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The Interpretation and Use of Emoji emoticons (Emojis) in Augmentative and Alternative Communication (AAC)

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A system has emerged that supports the delivery of tone via written text, by the inclusion of emoticons called Emojis. In recent years Emojis have been embedded in many of the most popular social media applications such a Facebook, Instagram, WhatsApp and Snapchat. Emojis have developed into a symbolic communication system understood and used by millions of people across the globe. This study aims to establish how people interpret and use Emojis and to guide decisions about whether or how Emojis might be incorporated into AAC systems. Utilising a survey research design children (8-12 years), adolescents (13-18 years) and adults who use AAC were asked to complete tasks involving the categorisation, ranking, interpretation and use of Emojis.
Results are presented in relation to the attitudes of AAC users towards Emojis and their sensitivity to the potential to use Emojis to convey emotional nuance and prosodic elements frequently absent from messages communicated via AAC.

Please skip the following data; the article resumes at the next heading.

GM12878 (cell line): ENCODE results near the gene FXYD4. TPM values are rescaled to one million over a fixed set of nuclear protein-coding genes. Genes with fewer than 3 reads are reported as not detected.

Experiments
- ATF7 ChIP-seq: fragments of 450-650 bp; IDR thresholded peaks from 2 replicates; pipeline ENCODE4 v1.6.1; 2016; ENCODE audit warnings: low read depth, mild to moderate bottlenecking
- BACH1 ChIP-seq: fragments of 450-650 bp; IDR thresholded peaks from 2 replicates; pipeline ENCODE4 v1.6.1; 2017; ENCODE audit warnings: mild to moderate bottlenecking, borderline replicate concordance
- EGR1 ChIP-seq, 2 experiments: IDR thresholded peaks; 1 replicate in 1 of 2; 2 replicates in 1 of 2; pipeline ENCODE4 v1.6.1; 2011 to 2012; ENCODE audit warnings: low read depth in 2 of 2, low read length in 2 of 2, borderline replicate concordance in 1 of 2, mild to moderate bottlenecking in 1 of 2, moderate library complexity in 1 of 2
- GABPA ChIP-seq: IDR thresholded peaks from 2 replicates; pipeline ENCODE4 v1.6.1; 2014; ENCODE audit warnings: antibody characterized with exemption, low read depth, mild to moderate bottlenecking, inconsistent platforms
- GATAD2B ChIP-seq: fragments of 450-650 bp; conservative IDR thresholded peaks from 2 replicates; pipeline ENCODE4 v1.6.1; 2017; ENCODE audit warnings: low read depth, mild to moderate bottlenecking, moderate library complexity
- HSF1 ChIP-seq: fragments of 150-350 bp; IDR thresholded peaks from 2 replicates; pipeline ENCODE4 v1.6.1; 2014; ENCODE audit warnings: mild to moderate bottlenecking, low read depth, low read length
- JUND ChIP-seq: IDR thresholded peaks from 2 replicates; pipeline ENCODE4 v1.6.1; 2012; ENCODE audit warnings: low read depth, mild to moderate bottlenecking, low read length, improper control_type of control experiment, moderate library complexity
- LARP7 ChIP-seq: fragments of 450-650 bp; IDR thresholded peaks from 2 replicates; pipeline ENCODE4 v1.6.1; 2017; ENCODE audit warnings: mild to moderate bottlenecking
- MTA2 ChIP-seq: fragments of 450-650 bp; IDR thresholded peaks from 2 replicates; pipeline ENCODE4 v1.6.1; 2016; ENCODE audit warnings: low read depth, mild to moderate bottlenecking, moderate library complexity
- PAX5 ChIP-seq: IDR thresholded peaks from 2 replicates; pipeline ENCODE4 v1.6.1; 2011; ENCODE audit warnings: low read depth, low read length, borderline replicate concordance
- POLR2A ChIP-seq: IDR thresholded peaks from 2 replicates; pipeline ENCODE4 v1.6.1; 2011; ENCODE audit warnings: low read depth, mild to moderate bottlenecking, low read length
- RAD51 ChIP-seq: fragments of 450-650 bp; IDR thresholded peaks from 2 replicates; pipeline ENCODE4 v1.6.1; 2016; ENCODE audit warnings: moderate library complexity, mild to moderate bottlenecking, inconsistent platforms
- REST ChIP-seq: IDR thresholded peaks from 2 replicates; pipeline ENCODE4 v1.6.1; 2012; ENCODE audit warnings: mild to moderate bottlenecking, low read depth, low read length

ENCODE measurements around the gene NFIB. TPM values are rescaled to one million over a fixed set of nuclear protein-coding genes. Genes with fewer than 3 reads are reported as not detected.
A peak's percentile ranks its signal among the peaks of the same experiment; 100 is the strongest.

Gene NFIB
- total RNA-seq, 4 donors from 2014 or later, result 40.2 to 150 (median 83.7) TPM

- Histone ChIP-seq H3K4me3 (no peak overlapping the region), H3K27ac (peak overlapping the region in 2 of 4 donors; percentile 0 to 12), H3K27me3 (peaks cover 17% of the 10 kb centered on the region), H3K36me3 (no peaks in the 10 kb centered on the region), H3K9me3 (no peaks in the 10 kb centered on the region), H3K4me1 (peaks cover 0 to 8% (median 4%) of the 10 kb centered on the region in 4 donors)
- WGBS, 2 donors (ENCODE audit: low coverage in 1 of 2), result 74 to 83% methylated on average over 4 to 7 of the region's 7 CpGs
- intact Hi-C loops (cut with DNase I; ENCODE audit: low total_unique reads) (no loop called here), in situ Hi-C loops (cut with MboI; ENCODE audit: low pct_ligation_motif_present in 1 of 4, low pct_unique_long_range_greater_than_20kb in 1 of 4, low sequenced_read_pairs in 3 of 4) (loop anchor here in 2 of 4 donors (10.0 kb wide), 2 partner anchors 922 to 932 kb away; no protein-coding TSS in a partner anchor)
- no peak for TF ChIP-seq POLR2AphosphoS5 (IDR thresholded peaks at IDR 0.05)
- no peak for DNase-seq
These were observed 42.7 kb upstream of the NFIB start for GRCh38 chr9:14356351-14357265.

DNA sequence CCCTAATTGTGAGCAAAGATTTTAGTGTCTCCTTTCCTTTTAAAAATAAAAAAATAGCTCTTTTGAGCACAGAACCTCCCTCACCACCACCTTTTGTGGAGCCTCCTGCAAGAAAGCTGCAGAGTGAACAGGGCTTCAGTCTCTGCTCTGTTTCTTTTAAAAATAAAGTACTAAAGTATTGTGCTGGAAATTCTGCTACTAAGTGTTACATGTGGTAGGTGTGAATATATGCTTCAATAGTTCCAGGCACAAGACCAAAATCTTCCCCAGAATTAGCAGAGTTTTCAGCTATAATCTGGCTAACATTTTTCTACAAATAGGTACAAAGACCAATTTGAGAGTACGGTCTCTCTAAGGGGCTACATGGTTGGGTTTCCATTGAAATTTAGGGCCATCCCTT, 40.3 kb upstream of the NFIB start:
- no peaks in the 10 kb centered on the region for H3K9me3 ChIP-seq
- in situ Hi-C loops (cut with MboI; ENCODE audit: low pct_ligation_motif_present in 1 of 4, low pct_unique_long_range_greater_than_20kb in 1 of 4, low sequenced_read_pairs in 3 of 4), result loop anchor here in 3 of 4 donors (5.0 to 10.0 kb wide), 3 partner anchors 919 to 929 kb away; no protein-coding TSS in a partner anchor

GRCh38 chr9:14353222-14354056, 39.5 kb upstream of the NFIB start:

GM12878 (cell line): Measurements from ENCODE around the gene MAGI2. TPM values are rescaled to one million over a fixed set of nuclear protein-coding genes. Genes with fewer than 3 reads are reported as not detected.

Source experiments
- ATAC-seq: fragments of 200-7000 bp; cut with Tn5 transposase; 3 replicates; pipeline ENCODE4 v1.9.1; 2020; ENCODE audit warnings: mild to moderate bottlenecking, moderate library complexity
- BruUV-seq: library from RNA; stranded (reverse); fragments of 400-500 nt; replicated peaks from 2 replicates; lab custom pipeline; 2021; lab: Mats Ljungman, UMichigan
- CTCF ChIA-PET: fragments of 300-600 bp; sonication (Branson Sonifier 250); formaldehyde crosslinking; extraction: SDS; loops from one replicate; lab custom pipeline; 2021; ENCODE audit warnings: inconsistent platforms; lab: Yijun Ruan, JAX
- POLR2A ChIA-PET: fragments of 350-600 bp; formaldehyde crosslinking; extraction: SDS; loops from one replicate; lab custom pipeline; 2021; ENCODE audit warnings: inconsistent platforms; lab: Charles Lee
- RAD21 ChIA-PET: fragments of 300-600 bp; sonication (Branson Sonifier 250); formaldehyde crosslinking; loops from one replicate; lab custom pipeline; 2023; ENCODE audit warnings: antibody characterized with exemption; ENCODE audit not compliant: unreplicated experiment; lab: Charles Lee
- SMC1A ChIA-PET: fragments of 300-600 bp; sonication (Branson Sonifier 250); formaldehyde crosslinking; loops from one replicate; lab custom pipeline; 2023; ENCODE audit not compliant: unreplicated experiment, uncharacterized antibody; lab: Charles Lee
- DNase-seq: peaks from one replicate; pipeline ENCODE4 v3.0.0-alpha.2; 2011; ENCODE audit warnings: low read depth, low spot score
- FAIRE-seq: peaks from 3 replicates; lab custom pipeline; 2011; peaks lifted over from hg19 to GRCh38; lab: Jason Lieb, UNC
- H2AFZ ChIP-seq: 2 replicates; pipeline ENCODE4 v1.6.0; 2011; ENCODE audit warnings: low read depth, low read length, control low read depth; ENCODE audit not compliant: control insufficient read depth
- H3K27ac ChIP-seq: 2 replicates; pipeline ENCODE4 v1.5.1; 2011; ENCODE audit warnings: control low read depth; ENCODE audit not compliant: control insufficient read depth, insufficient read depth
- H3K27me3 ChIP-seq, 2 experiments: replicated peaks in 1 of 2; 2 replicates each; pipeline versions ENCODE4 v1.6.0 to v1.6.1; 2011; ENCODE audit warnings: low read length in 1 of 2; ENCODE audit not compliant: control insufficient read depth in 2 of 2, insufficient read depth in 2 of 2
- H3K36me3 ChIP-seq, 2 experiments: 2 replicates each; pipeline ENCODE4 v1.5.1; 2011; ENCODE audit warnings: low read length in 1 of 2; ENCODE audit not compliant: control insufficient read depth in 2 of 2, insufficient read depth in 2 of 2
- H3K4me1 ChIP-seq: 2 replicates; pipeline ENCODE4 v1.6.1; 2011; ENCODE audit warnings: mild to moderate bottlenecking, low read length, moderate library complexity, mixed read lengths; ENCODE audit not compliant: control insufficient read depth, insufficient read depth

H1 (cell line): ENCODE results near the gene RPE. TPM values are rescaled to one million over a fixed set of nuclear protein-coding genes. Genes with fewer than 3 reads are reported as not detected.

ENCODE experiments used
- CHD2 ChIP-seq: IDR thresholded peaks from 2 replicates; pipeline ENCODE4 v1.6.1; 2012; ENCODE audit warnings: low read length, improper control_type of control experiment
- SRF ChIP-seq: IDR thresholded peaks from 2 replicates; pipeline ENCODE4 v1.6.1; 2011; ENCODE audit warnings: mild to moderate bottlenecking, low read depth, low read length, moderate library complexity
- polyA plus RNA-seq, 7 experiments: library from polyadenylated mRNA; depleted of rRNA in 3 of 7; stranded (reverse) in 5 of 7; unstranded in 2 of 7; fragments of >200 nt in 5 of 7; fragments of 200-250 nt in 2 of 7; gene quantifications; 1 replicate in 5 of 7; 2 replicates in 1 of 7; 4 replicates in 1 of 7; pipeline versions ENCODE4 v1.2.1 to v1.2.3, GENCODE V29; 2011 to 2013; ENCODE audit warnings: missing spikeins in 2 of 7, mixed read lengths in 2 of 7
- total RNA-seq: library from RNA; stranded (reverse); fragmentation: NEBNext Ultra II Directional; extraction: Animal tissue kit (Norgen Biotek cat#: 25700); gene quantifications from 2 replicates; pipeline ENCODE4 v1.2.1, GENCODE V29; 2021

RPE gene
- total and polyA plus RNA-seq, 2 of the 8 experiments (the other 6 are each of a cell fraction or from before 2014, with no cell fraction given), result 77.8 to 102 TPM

Implications of the willingness of individuals who use AAC to use Emojis and the contexts in which they might use them are discussed with regard to possible intervention planning for building communicative competence and expanding the paralinguistic capabilities of AAC systems.
There a unique opportunity to harness a global symbolic movement and investigate its integration with AAC systems to provide clients with a means of adding tone and expressiveness to their AAC messages that is also used by millions of other people every day.

Author(s):

Jenny O'Brien    
Department of Clinical Speech and Language Studies, Trinity College Dublin
Ireland

Martine Smith    
Department of Clinical Speech and Language Studies, Trinity College Dublin
Ireland

 

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